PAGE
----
This year’s Utah Shakespearean Festival is offering a world premiere of a new musical production of Great Expectations, but it’s a show only Dickens fanatics could love.
In fact, the story behind how it came to the stage in Cedar City is far more inspiring than the show itself.
This musical adaptation started as the passion project of an Iowa schoolteacher named Margaret Hoorneman, who taught the novel to high school freshman in a town called Le Mars. The way her students reacted to the tale of Pip and his unrequited love for Estella inspired her to try her hand at making a musical, a project that she undertook when she was 92.
Four years later, through the help of a grandson in the biz and various parties—composers, lyricists, etc.--jumping on board along the way, her musical Great Expectations made it through a Los Angeles theater workshop to be picked up by the Utah Shakespearean Festival. Now 96, Hoorneman was on hand for Friday’s premiere at the Randall L. Jones Theatre, seeing her vision come to life—an adaptation that had been attempted before by others, only to fail.
So this version of Great Expectations is already a success on one level, but how does it work as entertainment for a modern audience? That question depends entirely on how much you love Charles Dickens, and how much you enjoy musicals. For me, those answers are “he’s okay” and “hardly ever,” and this adaptation of Great Expectations didn’t change my mind on either score.
Hoorneman and her collaborators do manage to capture the vast expanse of the novel through the 22 original songs (penned by pop songwriters Richard Winzeler and Steve Lane, doing their first musical) and some brief rounds of traditional dialogue, and that’s no easy task.
The performances are generally strong, and include some familiar faces. Magwitch, the escaped con Pip meets at the story’s start and who turns out to be a benefactor to Pip, is done by Max Robinson, a veteran of dozens of productions at Pioneer Memorial Theater. Miss Havisham is played by Ellen Crawford, a veteran of many TV roles, including a long-running stint on ER, and her ghoulish appearance and delivery is campy fun—she’d fit well in one of Tim Burton’s gothic tales, methinks.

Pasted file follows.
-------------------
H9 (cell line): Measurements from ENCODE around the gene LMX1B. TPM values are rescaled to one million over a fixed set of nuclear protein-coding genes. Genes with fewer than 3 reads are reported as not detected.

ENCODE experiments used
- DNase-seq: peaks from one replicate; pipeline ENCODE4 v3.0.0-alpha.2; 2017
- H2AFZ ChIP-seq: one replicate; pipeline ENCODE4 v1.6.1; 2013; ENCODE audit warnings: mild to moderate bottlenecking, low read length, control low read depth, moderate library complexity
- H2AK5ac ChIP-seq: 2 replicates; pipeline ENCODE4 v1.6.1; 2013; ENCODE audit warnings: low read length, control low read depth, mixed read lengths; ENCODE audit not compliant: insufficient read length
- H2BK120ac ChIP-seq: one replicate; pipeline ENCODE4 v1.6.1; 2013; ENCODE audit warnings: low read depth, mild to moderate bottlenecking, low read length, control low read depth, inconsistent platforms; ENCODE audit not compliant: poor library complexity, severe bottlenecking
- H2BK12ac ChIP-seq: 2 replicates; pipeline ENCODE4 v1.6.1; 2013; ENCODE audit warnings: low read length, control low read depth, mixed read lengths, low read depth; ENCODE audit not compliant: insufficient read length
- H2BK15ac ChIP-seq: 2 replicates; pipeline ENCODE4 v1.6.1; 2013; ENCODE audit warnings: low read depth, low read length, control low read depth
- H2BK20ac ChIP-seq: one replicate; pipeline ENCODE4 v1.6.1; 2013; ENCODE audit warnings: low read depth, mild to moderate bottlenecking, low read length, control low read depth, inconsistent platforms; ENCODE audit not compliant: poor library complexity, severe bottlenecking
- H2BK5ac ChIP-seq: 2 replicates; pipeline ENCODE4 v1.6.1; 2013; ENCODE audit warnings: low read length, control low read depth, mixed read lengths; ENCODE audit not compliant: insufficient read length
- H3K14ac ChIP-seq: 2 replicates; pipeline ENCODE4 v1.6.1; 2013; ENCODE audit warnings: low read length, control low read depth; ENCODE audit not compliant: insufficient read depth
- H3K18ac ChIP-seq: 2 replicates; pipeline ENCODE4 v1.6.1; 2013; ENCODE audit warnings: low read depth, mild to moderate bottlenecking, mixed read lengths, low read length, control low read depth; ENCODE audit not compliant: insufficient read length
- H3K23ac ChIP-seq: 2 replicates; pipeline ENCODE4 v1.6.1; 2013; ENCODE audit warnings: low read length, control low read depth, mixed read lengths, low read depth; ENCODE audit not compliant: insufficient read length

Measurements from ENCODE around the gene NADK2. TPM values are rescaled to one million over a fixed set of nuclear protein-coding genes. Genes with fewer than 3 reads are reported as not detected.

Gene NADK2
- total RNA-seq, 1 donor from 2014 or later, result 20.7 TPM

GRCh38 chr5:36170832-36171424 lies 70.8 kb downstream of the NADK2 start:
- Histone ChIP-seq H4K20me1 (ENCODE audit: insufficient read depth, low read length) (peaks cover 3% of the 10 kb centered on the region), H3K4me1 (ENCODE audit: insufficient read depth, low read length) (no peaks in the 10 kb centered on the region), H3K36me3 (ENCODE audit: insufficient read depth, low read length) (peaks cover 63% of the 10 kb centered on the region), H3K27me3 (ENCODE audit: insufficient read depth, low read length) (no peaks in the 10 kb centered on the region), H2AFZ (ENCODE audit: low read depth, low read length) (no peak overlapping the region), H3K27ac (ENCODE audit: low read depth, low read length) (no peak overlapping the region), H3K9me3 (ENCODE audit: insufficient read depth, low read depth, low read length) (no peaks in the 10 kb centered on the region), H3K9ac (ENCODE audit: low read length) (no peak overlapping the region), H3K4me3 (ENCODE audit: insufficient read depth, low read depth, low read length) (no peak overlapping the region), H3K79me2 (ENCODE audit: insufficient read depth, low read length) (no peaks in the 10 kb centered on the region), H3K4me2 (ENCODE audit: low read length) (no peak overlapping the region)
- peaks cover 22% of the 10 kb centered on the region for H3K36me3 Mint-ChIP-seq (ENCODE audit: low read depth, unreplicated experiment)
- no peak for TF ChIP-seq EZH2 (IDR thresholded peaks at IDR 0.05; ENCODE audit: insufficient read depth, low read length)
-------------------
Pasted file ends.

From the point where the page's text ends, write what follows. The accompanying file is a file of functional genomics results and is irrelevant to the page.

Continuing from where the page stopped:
The duo of Pip (Jack Noseworthy) and Estella (Emily Trask) had the tough task of making likable what I find to be generally unlikable characters. Estella is designed to be cold, thanks to Miss Havisham’s influence in making Estella a heartbreaker designed to destroy men’s hopes. But Pip is the protagonist we’re supposed to root for, even while he turns his back on his roots in becoming a “gentleman.” True, he finds redemption of sorts eventually, being welcomed back by his childhood friends Joe Gargery (Dave Barrus) and Biddy (Melinda Pfundstein), but I still can’t find Pip as worth caring about as I’m “supposed” to. But that’s an issue with Dickens’ character, not this production.
Musically speaking, the songs veer from hummable and poignant to sappy and saccharine—typical for musical theater in my experience. If you can handle that in other productions, there’s nothing here you won’t find appealing. And if you love Charles Dickens’ novel, you’ll certainly want to check out this version, whether for the novelty of it, or to find a renewed appreciation of the original. Just don’t go in with too great of expectations.
Great Expectations plays at the Utah Shakespearean Festival through Aug. 28. Visit the USF Website for more information and show times.